A former teacher, Shackelford said she gave up that career to raise the couple's two children and now, at 60, her job options are limited.
Shackelford's lawyer, William Jordan, said her husband was ordered to pay her $5,000 a month in alimony, but he has yet to do so. That may be part of the reason that the jury, Jordan said, opted to provide his client such a large award.
But it's unclear whether Cynthia Shackelford will ever see any of the $9 million she's now owed by Lundquist.
Lundquist told the Greensboro News & Record last week she didn't know how to come up with the funds.
"I'm so caught off guard by everything," she said. "I don't have a lot of money, so where this $9 million comes from is kind of hysterical."
Scant funds by alleged cheaters is one reason why many North Carolina alienation of affection claims never make it to court, Rosen said.
"They're not worth suing most of the time," he said. "For this to really work out, you've got to have a paramour [who] has substantial assets."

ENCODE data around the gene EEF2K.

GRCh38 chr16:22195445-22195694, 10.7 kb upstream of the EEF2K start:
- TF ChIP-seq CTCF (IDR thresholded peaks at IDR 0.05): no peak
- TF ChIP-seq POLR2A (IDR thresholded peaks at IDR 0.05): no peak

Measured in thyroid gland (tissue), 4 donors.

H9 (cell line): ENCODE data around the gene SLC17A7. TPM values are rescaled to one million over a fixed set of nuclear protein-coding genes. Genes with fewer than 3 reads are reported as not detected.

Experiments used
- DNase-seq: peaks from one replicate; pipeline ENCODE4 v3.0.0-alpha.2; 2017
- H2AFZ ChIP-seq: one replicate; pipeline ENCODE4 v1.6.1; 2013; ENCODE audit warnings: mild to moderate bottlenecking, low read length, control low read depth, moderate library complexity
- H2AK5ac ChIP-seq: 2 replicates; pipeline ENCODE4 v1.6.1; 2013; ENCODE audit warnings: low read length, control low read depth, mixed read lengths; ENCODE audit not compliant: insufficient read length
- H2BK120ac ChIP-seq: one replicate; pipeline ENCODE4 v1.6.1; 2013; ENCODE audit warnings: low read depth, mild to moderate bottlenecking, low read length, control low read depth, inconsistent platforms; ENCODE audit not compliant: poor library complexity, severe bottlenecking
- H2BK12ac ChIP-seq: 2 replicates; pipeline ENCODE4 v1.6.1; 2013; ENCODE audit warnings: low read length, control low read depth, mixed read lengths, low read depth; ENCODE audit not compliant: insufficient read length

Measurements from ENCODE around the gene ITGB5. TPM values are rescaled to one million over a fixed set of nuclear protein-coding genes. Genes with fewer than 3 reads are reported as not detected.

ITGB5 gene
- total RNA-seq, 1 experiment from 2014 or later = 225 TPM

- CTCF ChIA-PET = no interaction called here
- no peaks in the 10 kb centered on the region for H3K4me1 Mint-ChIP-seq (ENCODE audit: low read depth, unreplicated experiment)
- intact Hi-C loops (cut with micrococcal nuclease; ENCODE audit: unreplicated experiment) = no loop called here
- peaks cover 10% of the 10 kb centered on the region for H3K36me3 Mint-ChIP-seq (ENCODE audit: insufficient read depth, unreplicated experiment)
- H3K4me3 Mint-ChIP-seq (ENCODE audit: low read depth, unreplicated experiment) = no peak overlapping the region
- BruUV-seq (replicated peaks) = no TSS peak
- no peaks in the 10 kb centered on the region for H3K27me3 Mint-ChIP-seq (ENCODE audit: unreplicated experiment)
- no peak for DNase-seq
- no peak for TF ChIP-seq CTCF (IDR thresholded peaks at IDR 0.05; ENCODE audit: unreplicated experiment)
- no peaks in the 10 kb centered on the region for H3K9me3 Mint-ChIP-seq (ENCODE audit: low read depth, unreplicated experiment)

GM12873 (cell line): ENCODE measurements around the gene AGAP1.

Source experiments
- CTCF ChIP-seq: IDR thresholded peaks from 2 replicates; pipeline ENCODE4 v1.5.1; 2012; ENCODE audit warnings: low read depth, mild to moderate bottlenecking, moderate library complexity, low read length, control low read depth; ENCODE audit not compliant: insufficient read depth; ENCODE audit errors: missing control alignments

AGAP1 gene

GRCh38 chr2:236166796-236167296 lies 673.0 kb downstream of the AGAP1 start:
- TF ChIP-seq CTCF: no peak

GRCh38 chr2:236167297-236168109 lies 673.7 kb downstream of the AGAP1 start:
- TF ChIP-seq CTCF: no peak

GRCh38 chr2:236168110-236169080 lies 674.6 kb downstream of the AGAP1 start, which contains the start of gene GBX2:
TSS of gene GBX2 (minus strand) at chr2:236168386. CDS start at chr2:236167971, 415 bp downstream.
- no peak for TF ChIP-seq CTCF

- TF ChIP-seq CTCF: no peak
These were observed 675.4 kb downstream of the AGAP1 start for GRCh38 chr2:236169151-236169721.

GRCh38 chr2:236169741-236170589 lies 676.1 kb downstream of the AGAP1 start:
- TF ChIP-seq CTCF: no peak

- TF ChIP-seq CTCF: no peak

Cynthia Shackelford, who owes tens of thousands of dollars in legal bills, said she hopes to recover at least some money from Lundquist.
But she said she's also focused on something more intangible -- spreading awareness about the harm posed by adultery.
She said her distress over her husband's alleged affair caused her health problems, including severe weight loss. She worries about how her children, now 23 and 27, are coping with the mess.
At least one of her children, Amy Shackelford, has made her thoughts on the subject public: In a message posted on a News & Record blog, Amy Shackelford called her father a "dirtbag" and "delusional narcissist" who "emotionally and financially abandoned his entire family for the last five years."
ABC News' James Hill and Lee Ferran contributed to this report.